Steven Speilberg’s ‘War Horse’ is a tale that speaks of the futility of war. With the gruesome World War I as the backdrop, Speilberg weaves a poignant tale of loss, despair, misery and separation. Set in the year 1914, the story revolves around the relationship between a man and his horse.
Peter Mullan is brilliant in the role of Ted. He gets home an expensive purebred, much to the chagrin of his wife Rose (played by Emily Watson). In the eyes of Ted’s teenage son Albert (Jeremy Irvine), however, he is instantly transformed into a hero. Ted’s wish to train Joey, his steed, overshadows his very existence, and he thrives hard to assure his family that having the horse with them is not something to be regretted. The bond between man and animal grows strong with each passing day. And then comes the harsh reality called war.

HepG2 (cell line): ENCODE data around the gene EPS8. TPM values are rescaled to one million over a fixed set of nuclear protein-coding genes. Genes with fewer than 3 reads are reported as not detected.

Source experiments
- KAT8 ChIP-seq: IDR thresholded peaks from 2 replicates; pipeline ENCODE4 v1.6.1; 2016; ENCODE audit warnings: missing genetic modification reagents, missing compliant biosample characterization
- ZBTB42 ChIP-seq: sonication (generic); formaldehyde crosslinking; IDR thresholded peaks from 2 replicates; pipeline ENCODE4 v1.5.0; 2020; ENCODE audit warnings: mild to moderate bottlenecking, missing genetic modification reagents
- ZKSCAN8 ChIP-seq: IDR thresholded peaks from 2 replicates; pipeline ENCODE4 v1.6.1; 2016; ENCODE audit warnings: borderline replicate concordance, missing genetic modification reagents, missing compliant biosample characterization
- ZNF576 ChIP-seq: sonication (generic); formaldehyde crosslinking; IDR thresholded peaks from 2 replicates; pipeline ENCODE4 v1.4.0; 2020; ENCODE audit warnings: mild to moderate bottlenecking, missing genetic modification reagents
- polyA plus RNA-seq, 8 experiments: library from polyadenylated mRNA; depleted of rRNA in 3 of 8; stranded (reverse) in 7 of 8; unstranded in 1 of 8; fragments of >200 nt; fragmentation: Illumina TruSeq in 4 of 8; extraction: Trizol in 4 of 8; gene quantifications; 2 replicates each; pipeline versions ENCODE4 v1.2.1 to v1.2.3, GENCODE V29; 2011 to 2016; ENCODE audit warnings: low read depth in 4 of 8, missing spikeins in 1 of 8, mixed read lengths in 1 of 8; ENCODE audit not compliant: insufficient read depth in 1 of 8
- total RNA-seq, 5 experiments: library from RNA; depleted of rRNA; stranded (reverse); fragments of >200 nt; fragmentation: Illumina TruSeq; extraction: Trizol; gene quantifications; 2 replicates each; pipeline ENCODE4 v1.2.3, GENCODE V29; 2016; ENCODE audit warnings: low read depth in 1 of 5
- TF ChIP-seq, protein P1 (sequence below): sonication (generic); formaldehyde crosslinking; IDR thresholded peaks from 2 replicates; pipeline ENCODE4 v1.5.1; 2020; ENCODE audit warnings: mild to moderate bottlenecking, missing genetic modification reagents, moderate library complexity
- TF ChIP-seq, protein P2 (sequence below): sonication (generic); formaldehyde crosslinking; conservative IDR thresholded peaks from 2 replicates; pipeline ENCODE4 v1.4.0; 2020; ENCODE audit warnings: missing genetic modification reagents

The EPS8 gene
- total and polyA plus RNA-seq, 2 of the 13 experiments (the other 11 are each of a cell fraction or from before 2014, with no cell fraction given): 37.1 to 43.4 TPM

Joey is passed around from the hands of British farmers, German soldiers, French farmers, and is finally caught in the midst of the war. The devastation and despair that accompanied World War I has been portrayed in a beautiful way, and Speilberg’s story hits at a deeper level than the superficial. The images of bodies lying smeared in blood and the smell of death in the atmosphere creates an indelible dent in the minds of the viewers.
War, the devastation that comes as an accompaniment of the same and the feeling of terrible sorrow and despair that is left behind after the war is over – is something that has been marvellously painted through the relation between Ted and Joey, and the way their lives are turned inside out and torn apart by the malaise called war. Speilberg excels in his story-telling capabilities, and ‘War Horse’ is another example of his consummate filmmaking.
Ratings: Three cheers for this one!